Tag Archives: divorce

Elaine Seeber: Through Hell and High Water, Perseverance & Faith

ElaineSeeber_w-1

A True Texas Girl… I was born and raised in Bertram, Texas.  I married Donny Brown, and we lived in the Philippines for our first 2 years of marriage, then back to Texas in Austin, Georgetown and Riesel.  We had two daughters together, Neissa and Shonna, who have now brought me 4 grandchildren.

Joe and I with our grandchildren Malaine, Claire, Durant and Cole

I now live in Hewitt, a suburb of Waco, (HA!) and have lived here almost 11 years with my second husband, Joe. 1 ½ years ago, I retired from a career at Hillcrest Hospital.

 

I’m inspired by… Daddy and Mother.  I regret I didn’t thank them enough when they were alive and would so love to be able to now.

My pet peeve… Negativism.  It drives me crazy!

 

If I had had a different career… It would have been Home Economics Teacher.

 

Outside of being with the kids and grandkids, my perfect day would be… A very warm day that starts with exercising (sweat profusely) , working in the yard and with my plants (sweat profusely), sitting on the deck and watching the birds and listening to my wind chimes, going inside to eat, taking a shower, and then with the AC turned down to about 68, taking a long afternoon nap covered up with a throw!

 

Growing up a farmer’s daughter… Daddy was a farmer/rancher/carpenter.  Mother was a homemaker.  We were 3 girls and 1 boy: Benda, Sharon, Connie (my brother, and he despises the name!), and the baby ME!

We were extremely close and truly lived in a “bubble.”   We raised chickens as part of the family income — the most chickens we raised at one time was 1,400!…and no, that isn’t a typo.  We had our after-school and summertime chores of gathering, washing, grading and cartoning the eggs.

When my brother and I got “older” (probably 10 & 12), in the winter after school we would burn the stickers off prickly pear cactus for the cows to eat.  In the summer we had hay, corn and maize to haul and put in the barn.  I learned at an early age how to drive the standard pickup truck and tractor pull the trailer.  Our garden provided food for canning, and our meat came from our own pigs, calves and chickens.  We milked our own cows, drank the milk and made butter from it.

Mother was an excellent cook and seamstress, and she made all of our meals from scratch and sewed all our dresses.  Our clothes were wrinkle-free when we wore them, and daddy’s and my brother’s jeans were starched stiff as a board.  I learned carpenter skills from daddy.  There was never buying a new appliance, as cords were repaired by mother. Major repair work, daddy did.  I remember mother getting a wringer washer and how proud of it we were.  Our clothes were line-dried, and in the winter we would hang wet clothes in front of the space heaters, and/or lay them in the oven.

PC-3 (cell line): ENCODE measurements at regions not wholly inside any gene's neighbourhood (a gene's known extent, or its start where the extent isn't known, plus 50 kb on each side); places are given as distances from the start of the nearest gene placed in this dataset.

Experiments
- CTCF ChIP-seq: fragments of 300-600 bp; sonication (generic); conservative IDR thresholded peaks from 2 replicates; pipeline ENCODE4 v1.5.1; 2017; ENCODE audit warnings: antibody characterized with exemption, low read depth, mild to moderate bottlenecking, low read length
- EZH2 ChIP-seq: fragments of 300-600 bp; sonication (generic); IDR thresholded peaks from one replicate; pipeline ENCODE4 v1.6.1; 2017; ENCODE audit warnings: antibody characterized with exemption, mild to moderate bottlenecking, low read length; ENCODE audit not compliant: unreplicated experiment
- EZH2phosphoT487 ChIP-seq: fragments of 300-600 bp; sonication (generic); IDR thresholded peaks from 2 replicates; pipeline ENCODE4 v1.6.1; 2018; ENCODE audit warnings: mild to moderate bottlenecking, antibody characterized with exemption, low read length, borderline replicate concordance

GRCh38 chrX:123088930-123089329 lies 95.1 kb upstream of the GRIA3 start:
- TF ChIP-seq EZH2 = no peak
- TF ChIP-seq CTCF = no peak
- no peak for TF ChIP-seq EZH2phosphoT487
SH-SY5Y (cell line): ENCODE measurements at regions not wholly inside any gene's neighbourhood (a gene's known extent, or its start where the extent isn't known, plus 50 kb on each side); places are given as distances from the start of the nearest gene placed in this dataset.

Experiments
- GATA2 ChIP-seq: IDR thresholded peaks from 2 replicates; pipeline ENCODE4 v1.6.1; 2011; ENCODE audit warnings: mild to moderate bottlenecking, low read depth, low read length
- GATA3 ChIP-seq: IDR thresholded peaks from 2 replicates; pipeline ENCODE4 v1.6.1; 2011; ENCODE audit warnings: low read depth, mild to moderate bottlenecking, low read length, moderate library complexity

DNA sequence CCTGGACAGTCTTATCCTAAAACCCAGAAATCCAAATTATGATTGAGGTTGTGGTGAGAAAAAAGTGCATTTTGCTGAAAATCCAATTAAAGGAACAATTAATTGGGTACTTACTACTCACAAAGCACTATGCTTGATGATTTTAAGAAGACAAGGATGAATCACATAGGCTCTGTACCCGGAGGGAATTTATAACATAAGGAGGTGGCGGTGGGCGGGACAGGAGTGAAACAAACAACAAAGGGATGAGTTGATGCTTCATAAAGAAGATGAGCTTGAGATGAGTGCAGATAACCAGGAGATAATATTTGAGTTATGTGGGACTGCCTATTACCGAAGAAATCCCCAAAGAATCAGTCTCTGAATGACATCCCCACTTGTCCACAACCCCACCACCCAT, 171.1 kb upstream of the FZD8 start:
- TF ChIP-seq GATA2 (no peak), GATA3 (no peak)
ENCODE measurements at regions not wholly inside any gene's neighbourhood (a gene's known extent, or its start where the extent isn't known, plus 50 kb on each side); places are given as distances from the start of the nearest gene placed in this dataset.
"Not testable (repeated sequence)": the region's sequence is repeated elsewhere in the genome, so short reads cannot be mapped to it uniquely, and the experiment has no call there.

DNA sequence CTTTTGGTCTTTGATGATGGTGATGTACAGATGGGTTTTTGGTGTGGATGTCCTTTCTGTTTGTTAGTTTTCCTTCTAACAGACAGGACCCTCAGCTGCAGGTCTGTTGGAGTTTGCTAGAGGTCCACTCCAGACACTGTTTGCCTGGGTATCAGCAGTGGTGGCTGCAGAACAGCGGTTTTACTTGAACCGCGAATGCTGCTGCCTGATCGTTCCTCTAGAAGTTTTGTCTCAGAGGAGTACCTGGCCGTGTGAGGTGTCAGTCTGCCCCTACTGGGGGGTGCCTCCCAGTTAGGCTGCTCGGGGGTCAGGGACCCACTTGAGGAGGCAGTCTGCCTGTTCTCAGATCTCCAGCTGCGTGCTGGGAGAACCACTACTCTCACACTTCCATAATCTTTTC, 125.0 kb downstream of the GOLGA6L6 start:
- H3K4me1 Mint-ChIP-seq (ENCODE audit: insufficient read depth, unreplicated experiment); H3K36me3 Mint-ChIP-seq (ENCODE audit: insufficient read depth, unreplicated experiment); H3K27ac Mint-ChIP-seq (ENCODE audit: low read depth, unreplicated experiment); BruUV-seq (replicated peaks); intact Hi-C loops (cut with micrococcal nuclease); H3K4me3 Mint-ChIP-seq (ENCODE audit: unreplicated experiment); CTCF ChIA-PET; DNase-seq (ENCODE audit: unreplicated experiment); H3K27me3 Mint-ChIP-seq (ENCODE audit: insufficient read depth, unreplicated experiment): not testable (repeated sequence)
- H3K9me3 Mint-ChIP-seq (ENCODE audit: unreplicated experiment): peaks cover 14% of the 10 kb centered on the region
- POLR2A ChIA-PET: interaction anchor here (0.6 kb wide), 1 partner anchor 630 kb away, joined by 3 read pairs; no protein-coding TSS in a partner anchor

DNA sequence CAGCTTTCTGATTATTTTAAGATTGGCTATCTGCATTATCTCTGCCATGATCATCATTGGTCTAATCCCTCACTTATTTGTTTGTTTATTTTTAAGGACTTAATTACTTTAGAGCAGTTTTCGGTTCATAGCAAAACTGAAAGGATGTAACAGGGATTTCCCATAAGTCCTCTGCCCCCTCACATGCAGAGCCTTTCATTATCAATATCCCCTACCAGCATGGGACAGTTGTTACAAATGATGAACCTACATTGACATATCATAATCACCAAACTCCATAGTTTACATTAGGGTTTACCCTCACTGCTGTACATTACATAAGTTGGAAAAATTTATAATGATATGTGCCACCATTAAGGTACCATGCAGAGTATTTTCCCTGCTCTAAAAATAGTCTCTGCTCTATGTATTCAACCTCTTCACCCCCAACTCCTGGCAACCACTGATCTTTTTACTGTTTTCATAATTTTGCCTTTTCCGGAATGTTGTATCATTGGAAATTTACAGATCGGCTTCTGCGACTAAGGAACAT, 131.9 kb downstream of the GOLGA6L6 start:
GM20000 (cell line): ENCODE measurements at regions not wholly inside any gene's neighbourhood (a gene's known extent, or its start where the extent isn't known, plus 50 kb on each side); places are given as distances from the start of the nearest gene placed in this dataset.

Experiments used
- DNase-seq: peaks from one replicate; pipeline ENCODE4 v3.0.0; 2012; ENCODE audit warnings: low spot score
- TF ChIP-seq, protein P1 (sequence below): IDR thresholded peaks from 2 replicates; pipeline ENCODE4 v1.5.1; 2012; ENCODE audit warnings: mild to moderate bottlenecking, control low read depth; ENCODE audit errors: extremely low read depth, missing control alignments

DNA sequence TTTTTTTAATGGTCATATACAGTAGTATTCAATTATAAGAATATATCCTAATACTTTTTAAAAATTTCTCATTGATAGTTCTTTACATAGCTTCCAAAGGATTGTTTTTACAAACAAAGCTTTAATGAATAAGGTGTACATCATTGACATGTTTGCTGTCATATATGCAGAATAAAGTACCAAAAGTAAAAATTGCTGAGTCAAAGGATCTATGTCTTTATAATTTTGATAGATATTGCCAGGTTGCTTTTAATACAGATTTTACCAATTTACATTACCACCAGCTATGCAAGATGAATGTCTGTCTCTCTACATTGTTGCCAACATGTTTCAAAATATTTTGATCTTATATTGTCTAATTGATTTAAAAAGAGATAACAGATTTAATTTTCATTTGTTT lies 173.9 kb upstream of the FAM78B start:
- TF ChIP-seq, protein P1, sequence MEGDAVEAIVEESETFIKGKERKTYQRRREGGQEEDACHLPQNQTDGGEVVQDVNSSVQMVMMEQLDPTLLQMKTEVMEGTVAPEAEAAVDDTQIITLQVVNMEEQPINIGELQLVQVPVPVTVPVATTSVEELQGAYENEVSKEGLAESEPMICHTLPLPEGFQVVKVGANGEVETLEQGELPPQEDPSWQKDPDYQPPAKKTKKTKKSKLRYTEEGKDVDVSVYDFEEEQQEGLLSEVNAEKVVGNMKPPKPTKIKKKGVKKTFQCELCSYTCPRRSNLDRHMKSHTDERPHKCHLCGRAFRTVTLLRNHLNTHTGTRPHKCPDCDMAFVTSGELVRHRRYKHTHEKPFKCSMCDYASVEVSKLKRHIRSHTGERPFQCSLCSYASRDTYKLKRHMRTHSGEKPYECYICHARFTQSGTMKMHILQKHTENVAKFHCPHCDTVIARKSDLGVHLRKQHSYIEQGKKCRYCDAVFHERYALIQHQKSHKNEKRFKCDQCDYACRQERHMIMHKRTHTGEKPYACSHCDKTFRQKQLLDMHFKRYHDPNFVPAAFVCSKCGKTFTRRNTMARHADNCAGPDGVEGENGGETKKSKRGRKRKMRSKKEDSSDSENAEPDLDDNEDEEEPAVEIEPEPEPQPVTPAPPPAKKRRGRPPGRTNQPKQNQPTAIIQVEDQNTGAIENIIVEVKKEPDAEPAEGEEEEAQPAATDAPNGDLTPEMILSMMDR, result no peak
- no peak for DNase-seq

We were in church every Sunday morning, Sunday night and Wednesday night.  Our favorite time of day was eating “supper.”  We never sat down to eat until at least 8:00 pm, and we ate as a family. After eating was our “visiting time,”  and never did we get up quick from the table. We sat there sometimes until 9:30 visiting.

There was one bathroom for all 6 of us, that daddy added on when I was in the first grade.  Since we had our own water well, we weren’t allowed to use but about 2 inches of water in the bathtub.  Baths were quick, and while one of my sisters or I were bathing, the other one would come in and wash faces and brushed teeth.

photo 1-5The only vacation we ever had was going to Alpine and visiting my mother’s sisters.  Neighbors that were chicken farmers would take care of our chickens for a few days, and we would return the favor.  I remember one time I was about 12, Daddy wanted to take us to Inks Lake and spend the night.  So we packed up our car and pickup, and Mother cooked all the food for us (including fried chicken).  Plans were for us to get there mid-afternoon, spend the night, sleep in the back of the uncovered pickup on a pallet consisting of several blankets, a sheet and our pillows.  We were so excited and thought we were in high cotton!  Well, as luck would have it, early that night a thunderstorm came, drenched us and we ended up having to come home that night.  We were of course disappointed, but accepted it as just one of those things that happens.

 

My Story… I shared so much about my upbringing because it is an integral part of who I am and how I overcame obstacles in my life.    I was fortunate to have wonderful parents that taught us to (1) love the Lord; (2) love each other and be a family; (3) have integrity; (4) not covet our neighbor, and (5) have a great work ethic.

In Bertram there was little difference in family incomes.  We had only what we needed, and our community was close-knit and truly cared about each other.  I thought that was the way the entire world was.

Growing up, I never knew Mother and Daddy had arguments, and we as a family very seldom argued.  If we had a problem, we talked it over, settled it and that was that.  So when Donny and I had our first argument, I just knew we were headed to divorce court the next day.

Donny and I divorced after 15 years, and it was devastating.  Our girls were 7 and 11 years old. Like I said….no one was supposed to even argue, much less divorce I lived with a tremendous amount of guilt and failure, but my upbringing gave me strength.  I knew I had two ways to go: either (1) running around and going to bars (which had never appealed to me, nor does it now), or (2) continue going to church and make sure that was a vital part of my children’s and my life.

The age difference Shonna and Neissa was good in that they never competed against each other, but it did mean that every night and weekend we were busy.  Confirmation was 4 years long, therefore for 8 years, our Wednesday nights were taken up. Shonna’s basketball and football games were Friday night, Neissa’s were Monday and Thursday.  Weekends were track meets, tournaments and church youth groups (which of course met at different times on Sunday afternoon).   I had a little red Ford Escape — Margaret was her name — and she got us everywhere.

So many times I wouldn’t have the money to pay our electricity bill on time.  On the cut-off date, I would leave the house at 6:30 am and get the payment to Marlin, come home and get the girls to school.  (That was back when you could write a check and know it wouldn’t get to your bank for at least 2-3 days.)  I made phone calls to utility companies and banks, begging for a few more days.